As of Oct. 27, most polls show McAuliffe leading by 1.5 points, but it is too close to predict a winner, according to FiveThirtyEight. The data comprises multiple polls on both likely and registered voters.
The candidates are now considered to be in a virtual tie, according to a statewide poll conducted by the L. Douglas Wilder School of Government and Public Affairs at Virginia Commonwealth University.
While McAuliffe’s campaign is heavily focused on encouraging voter turnout in order to keep Virginia blue, independent voters, who increasingly identify with Youngkin, may decide who will be the next governor of Virginia, according to the poll.
Local and national leaders from both political parties have encouraged Virginians to vote this November.
Former president Barack Obama campaigned alongside McAuliffe in Richmond on Oct. 23, and emphasized the high stakes of the race. First lady Jill Biden and voting rights activist Stacey Abrams also attended a rally for McAuliffe this month.
On Oct. 19, Biden expressed support for McAuliffe in a tweet: “Since flipping the legislature in 2019, Virginia Democrats have been a model of progress—including helping us vaccinate folks to beat the pandemic. To keep our progress, we must elect @TerryMcAuliffe and Democrats up and down the ballot.”
Richmond Mayor Levar Stoney also expressed online support for McAuliffe and reposted an ad attacking Youngkin and former president Donald Trump.
Trump said Youngkin had his “complete and total endorsement” in a statement on May 11.
Youngkin avoided voicing an opinion on another Trump presidential bid in the gubernatorial debate on Sept. 28, and sidestepped any comparisons to him, according to the Associated Press.
In sticking to a traditional conservative policy agenda, Youngkin’s campaign has focused on appealing to both Trump supporters and independents as the potential strategy for becoming the first republican in statewide office in 12 years.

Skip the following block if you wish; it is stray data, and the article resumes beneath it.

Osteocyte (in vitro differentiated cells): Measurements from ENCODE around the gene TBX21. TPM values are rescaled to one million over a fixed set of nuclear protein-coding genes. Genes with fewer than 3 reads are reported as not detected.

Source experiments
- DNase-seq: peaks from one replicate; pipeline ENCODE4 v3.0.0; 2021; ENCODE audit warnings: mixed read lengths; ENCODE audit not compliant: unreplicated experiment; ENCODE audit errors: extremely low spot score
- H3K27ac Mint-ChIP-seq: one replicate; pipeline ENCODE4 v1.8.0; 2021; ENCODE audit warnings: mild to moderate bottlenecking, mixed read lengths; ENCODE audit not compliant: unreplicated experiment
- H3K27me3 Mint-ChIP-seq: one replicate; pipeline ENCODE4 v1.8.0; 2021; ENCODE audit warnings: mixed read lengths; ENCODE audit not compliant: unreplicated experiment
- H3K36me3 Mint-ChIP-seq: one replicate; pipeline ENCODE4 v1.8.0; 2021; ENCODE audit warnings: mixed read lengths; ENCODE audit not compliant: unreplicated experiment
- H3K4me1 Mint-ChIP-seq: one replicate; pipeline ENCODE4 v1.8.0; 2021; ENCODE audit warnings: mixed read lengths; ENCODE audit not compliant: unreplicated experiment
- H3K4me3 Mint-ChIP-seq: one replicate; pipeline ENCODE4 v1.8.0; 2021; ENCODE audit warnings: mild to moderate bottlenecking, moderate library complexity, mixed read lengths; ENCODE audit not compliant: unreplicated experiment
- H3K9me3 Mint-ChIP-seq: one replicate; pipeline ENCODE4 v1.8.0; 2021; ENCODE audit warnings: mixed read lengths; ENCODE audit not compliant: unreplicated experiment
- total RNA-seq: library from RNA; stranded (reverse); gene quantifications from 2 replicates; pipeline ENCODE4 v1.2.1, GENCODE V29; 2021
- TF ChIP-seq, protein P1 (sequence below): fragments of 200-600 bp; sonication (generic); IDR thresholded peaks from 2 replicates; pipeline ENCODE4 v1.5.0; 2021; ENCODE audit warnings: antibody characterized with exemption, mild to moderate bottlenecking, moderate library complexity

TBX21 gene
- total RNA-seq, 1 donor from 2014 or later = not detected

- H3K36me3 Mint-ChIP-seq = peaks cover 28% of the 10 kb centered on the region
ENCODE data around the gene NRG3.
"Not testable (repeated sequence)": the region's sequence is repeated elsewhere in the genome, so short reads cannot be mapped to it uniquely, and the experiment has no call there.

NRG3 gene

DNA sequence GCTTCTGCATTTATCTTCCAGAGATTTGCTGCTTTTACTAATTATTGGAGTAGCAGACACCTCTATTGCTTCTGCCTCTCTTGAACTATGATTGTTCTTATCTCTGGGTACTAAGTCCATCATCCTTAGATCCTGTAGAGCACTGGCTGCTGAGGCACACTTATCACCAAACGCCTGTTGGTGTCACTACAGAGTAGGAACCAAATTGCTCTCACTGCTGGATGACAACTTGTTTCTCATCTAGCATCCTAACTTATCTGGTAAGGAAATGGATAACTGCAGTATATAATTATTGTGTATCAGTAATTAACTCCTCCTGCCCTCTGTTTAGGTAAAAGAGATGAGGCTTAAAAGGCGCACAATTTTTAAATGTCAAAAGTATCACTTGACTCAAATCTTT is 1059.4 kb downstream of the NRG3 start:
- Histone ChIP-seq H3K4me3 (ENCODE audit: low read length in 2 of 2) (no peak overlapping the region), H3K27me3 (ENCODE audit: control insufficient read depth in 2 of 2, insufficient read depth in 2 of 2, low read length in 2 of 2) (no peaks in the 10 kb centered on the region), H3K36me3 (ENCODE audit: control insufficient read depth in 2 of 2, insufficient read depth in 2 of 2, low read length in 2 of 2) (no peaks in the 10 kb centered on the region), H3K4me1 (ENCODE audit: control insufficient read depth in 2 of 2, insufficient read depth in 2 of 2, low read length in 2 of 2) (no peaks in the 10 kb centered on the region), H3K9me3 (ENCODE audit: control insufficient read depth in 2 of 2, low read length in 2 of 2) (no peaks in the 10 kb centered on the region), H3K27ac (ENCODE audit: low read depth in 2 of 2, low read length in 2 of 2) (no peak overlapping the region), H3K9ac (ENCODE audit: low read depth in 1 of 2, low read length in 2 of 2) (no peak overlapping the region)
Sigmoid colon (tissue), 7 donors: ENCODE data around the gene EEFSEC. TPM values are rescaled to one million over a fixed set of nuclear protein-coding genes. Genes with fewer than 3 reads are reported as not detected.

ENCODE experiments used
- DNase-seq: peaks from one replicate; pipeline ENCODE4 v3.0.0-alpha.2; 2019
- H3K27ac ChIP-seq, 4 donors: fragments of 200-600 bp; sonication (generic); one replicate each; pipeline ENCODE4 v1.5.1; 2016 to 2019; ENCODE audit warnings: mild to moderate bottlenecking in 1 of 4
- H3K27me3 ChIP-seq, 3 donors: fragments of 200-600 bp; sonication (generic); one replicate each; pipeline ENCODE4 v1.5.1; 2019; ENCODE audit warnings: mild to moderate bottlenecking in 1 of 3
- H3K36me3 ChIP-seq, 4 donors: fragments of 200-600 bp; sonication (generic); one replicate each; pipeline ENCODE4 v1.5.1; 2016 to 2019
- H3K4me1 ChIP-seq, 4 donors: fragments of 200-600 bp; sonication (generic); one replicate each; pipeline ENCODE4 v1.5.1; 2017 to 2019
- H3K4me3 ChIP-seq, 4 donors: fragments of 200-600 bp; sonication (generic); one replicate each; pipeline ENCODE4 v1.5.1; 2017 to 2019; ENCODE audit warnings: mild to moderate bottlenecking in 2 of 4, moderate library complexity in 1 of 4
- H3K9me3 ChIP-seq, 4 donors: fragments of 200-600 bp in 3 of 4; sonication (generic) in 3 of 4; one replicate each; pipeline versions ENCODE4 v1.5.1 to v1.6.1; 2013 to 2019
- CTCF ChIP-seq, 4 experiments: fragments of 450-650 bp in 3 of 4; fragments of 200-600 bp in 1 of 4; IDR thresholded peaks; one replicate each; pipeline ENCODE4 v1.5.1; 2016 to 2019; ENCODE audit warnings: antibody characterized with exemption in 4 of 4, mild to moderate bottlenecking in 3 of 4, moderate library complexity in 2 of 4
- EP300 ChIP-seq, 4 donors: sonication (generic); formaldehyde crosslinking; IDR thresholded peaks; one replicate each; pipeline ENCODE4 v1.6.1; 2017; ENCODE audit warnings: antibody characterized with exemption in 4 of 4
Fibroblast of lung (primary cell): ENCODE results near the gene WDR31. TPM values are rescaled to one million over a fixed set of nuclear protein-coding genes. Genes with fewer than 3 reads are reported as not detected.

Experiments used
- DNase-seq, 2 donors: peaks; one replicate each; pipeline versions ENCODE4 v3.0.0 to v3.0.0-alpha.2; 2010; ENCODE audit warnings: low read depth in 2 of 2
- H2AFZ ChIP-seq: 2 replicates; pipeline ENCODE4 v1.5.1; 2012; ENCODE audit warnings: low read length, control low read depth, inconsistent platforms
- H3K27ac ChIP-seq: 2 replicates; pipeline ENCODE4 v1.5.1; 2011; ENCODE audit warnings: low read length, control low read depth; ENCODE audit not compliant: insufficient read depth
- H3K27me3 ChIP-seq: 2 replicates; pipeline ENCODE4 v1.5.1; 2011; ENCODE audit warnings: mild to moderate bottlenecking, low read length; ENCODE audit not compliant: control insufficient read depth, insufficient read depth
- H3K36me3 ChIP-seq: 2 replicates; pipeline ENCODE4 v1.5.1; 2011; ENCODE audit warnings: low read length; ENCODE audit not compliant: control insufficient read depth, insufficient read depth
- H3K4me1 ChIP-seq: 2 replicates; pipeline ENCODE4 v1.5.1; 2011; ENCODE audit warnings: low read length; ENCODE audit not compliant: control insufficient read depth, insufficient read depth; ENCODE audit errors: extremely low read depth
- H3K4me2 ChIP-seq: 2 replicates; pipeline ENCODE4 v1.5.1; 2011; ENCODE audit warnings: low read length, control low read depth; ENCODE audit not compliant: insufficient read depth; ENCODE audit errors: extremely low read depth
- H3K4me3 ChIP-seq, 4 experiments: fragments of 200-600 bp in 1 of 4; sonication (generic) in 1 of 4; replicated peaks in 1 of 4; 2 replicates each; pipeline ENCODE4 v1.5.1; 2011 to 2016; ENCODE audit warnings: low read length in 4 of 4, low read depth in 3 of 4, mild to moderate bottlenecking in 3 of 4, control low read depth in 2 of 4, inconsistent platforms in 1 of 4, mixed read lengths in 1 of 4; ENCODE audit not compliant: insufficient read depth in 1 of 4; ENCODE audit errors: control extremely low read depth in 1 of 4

Princess Blanding of the Liberation Party and Paul Davis of the Independent Party are also running in the election, according to Ballotpedia. Blanding will appear on the general election ballot, and Davis is running as a write-in candidate.
“Because of the anticipated high volume of mail-in votes, the Department of Elections is urging all those who wish to vote by mail to request and return their ballots as soon as possible,” according to a press release from the Virginia Department of Elections.
The first day of in-person early voting was Sept. 17 and the last day will be Oct. 30, according to the Virginia Department of Elections.
More than 788,644 people have voted early in the November election so far, already surpassing four times the total voter turnout for the 2017 gubernatorial election, according to VPAP.
Contact City & State writer Natasha Sokoloff at email@example.com.
Support independent student media
You can make a tax-deductible donation by clicking the button below, which takes you to our secure PayPal account. The page is set up to receive contributions in whatever amount you designate. We look forward to using the money we raise to further our mission of providing honest and accurate information to students, faculty, staff, alumni and others in the general public.Donate Now